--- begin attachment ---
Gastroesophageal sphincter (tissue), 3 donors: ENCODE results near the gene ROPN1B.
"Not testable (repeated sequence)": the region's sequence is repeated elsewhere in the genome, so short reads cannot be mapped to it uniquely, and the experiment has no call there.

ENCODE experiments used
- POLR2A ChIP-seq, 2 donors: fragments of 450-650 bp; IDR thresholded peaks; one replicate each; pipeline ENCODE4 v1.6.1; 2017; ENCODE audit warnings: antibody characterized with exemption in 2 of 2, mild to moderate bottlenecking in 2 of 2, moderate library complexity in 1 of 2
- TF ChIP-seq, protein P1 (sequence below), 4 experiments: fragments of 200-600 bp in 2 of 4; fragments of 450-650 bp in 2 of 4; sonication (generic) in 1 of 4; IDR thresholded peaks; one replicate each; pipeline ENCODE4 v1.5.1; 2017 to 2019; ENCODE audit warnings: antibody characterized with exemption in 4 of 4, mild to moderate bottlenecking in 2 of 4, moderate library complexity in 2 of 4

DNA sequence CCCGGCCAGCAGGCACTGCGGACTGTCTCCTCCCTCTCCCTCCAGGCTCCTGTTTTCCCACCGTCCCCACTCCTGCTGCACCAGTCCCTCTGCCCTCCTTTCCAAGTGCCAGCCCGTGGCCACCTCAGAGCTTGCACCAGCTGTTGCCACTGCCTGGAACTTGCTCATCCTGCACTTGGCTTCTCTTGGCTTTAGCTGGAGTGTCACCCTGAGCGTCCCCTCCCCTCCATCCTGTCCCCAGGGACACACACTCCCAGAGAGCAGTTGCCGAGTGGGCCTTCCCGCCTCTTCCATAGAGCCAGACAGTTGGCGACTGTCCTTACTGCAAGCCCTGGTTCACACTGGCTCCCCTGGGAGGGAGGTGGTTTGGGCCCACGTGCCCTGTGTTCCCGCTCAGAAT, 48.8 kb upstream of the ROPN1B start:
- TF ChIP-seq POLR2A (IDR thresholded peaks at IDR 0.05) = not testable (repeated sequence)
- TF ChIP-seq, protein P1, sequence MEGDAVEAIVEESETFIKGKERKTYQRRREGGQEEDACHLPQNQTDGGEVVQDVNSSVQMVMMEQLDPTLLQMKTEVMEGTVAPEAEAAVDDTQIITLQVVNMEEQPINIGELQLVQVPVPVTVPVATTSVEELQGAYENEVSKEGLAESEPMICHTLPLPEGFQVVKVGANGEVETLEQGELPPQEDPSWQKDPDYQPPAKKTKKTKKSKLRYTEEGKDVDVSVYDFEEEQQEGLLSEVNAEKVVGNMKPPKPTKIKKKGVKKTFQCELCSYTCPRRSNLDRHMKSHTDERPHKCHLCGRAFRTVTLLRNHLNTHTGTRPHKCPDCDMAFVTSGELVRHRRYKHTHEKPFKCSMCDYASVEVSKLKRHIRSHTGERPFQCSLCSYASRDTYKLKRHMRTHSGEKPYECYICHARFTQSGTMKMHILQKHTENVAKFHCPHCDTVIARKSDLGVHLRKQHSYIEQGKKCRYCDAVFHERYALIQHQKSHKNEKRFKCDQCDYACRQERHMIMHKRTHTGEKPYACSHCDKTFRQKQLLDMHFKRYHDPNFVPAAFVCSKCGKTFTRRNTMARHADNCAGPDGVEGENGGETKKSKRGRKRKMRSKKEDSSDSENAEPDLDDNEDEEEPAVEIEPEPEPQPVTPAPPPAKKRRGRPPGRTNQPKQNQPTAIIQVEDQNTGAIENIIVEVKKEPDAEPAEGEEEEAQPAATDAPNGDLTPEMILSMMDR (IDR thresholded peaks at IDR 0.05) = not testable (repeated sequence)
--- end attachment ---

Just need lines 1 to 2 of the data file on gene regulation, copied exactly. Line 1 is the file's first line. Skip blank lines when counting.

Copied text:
Gastroesophageal sphincter (tissue), 3 donors: ENCODE results near the gene ROPN1B.
"Not testable (repeated sequence)": the region's sequence is repeated elsewhere in the genome, so short reads cannot be mapped to it uniquely, and the experiment has no call there.